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I was looking through the Google C++ style guide, and came across this:

"Do not declare anything in namespace std, not even forward declarations of standard library classes. Declaring entities in namespace std is undefined behavior, i.e., not portable. To declare entities from the standard library, include the appropriate header file."

Could someone explain what this means and why this is undefined behavior using example code?

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5 Answers 5

up vote 10 down vote accepted

Could someone explain what this means and why this is undefined behavior using example code?

The following program yields undefined behavior:

namespace std {
    void foo(int) { }
}

#include <iostream>

int main() {
    std::cout << "Hello World!" << std::endl;
}

Why? It declares a function named foo in namespace std. As for why this could cause a problem, consider: the Standard Library implementation might have its own function named foo() and that might be used by some component in <iostream>. Your foo might then be a better match than the Standard Library implementation's foo.

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1  
Except we do specialize std::swap<>(). We're allowed to do that. :p –  wilhelmtell Apr 16 '11 at 1:30
    
@wilhelmtell : Even that is very poor form. It's better to define a swap overload in the same namespace as your type and let ADL do the work of finding it. –  ildjarn Apr 16 '11 at 1:40
4  
@wilhelmtell: You can specialize std templates; you cannot overload std templates. For swap, the preferred solution, as @ildjarn says, is to use a namespace-scope function that can be found via ADL. C++0x gives formal approval to that technique through the addition of a "Swappable" concept. –  James McNellis Apr 16 '11 at 1:41
    
@ildjarn @JamesMcNellis Ah. I never actually use that idiom of specializing std::swap() but I've seen reputable people here that do. But yes, I didn't think about the obvious: ADL FTW! :) –  wilhelmtell Apr 16 '11 at 2:06
2  
@James: regardless of which you prefer, however, the standard does specifically allow adding the specialization to namespace std. Advising against it would be perfectly reasonable for a style guide, but saying it gives undefined behavior is just plain wrong. –  Jerry Coffin Apr 16 '11 at 2:34

This is saying not to declare your own types in the std namespace. You can use the standard library, but you should do so by including the appropriate header.

Basically, make sure all of your declarations are in your own namespace, not std.

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They're saying that you shouldn't forward declare stuff from the standard library like this:

// myheader.h
namespace std{
template<class T>
void SomeStandardFunction();
}

// use std::SomeStandardFunction

Instead, you should just include the header directly:

// myheader.h
#include <SomeHeaderThatContainsSomeStandardFunction>

// use std::SomeStandardFunction
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Missing whitespace: template<class T, class Alloc = allocator<T> > vector; (-: –  snoofkin Apr 16 '11 at 1:41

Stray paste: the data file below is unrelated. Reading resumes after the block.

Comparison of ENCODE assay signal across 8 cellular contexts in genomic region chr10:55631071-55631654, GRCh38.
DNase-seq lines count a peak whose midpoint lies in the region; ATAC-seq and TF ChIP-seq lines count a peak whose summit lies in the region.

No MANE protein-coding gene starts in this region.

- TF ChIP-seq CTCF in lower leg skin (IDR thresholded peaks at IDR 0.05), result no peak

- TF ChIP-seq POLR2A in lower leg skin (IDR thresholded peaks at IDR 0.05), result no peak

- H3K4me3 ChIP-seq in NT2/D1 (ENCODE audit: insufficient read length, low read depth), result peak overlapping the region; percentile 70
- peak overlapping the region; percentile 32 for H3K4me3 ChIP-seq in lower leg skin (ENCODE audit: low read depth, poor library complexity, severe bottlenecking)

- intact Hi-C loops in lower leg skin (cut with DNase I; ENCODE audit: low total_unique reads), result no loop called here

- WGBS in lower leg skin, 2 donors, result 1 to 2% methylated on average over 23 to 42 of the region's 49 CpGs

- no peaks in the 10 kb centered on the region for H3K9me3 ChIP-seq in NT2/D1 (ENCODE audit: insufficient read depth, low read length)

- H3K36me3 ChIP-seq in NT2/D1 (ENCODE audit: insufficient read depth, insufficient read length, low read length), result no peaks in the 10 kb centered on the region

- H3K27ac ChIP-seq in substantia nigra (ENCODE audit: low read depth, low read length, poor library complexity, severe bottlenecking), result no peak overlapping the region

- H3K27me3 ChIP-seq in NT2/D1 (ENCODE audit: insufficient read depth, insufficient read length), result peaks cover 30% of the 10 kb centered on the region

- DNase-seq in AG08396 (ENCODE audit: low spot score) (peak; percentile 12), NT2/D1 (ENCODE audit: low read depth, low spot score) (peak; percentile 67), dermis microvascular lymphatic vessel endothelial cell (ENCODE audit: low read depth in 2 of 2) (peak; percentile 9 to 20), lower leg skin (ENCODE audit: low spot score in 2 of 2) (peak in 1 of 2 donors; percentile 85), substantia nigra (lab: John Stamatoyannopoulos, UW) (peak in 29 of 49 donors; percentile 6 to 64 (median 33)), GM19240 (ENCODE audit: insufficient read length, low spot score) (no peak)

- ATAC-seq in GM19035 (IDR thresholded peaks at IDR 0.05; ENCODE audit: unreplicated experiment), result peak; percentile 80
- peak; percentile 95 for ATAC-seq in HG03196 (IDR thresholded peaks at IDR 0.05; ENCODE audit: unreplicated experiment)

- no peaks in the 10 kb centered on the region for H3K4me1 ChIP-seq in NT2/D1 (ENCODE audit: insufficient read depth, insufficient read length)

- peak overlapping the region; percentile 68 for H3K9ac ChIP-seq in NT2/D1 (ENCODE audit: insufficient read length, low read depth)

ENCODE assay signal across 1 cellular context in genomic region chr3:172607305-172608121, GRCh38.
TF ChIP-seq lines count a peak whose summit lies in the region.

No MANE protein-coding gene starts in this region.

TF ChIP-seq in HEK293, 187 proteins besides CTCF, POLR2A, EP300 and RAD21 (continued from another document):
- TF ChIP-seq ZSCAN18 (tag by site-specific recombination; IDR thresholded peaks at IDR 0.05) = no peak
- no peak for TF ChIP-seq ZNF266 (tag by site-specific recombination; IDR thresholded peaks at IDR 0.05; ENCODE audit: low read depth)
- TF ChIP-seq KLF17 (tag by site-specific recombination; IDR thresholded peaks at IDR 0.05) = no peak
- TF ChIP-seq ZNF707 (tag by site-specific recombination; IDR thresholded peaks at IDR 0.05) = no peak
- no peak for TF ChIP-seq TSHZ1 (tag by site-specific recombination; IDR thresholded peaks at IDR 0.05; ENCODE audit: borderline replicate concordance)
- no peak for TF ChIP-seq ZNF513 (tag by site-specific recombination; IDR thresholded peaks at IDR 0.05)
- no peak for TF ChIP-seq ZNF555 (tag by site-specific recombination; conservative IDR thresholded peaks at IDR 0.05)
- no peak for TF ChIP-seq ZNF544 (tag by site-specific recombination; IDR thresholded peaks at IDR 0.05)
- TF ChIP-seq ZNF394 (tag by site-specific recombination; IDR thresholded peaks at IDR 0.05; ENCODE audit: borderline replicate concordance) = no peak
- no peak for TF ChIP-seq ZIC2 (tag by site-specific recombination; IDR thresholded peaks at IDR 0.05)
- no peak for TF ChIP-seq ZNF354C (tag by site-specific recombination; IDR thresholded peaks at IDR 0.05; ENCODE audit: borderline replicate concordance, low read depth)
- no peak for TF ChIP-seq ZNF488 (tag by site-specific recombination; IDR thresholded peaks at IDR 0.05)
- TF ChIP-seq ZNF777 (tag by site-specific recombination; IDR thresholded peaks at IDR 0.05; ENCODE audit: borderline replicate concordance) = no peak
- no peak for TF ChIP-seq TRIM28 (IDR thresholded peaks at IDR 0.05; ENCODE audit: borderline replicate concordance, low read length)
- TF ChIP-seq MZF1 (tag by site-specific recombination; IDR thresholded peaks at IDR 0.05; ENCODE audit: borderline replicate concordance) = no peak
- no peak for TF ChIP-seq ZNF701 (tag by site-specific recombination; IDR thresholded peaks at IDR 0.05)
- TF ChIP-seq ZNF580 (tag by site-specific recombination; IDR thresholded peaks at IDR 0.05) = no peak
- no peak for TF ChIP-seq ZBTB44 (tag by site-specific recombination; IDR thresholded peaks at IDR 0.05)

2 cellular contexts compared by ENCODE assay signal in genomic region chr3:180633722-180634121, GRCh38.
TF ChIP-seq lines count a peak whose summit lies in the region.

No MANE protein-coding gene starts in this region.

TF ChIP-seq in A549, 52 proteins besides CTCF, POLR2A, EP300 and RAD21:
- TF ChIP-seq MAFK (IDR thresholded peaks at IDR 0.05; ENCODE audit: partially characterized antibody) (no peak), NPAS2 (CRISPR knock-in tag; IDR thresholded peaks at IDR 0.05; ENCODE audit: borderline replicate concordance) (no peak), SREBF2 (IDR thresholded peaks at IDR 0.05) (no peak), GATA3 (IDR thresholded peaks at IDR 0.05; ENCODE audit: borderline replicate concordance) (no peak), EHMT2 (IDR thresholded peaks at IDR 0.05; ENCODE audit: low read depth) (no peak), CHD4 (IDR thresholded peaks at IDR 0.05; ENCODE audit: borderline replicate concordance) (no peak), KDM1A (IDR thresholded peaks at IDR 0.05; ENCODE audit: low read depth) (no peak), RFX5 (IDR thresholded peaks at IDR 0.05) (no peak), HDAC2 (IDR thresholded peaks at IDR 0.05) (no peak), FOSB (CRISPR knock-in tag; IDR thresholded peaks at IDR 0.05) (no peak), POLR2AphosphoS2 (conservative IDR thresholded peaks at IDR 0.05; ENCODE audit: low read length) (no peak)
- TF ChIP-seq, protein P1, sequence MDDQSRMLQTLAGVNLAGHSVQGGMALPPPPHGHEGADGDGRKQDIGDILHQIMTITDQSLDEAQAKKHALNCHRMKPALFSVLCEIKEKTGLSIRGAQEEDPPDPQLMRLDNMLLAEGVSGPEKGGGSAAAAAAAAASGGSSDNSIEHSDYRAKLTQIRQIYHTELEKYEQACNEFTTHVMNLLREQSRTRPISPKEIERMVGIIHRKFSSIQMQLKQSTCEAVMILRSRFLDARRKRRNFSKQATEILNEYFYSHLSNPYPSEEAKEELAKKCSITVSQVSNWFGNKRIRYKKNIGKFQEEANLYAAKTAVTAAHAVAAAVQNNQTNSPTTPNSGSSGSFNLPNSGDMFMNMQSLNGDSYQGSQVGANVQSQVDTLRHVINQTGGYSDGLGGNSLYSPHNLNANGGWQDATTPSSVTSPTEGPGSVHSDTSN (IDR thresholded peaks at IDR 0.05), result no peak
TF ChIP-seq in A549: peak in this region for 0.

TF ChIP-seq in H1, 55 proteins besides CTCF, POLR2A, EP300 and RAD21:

@soul: More glaring problem was a missing ; after allocator, and that allocator needs to be fully defined before being used as a template parameter, so I changed the example. :) –  Xeo Apr 16 '11 at 1:49

This isn't saying "Do not use the standard library".

To use something, and to declare something, are two different things. It's saying don't declare anything as in don't do something like "class ostream;". I guess people used to have to declare it like that in order to use it, but now, since things are declared in namespace std, you simply include the header file.

Check this out.

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First of all, like much of the Google style guide, it's actually wrong. The standard specifically allows you to define a few specific entities in namespace std (e.g., specializations of existing templates over user defined types).

Ignoring those exceptions, however, they do have the right general idea -- your code normally belongs somewhere other than namespace std. You can put it in the global namespace, or you can define another namespace, but you should leave std alone.

You also should not try to forward-declare anything in the standard library. Standard functions are allowed (for example) to include extra parameters, as long as they include default values, so they can be invoked in the standard way. If you try to declare them yourself, instead of declaring the existing function, you could end up declaring an ambiguous overload instead.

Bottom line: yes, use the standard library. When you do use it, get the declarations by including the standard header(s), not by trying to write your own.

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1  
+1 for beating me to it: "it's actually wrong. ... specializations of existing templates ...". It's a common and acceptable practice to specialize std::swap<>(). –  wilhelmtell Apr 16 '11 at 1:28
3  
+1 for "First of all, like much of the Google style guide, it's actually wrong." –  ildjarn Apr 16 '11 at 2:29

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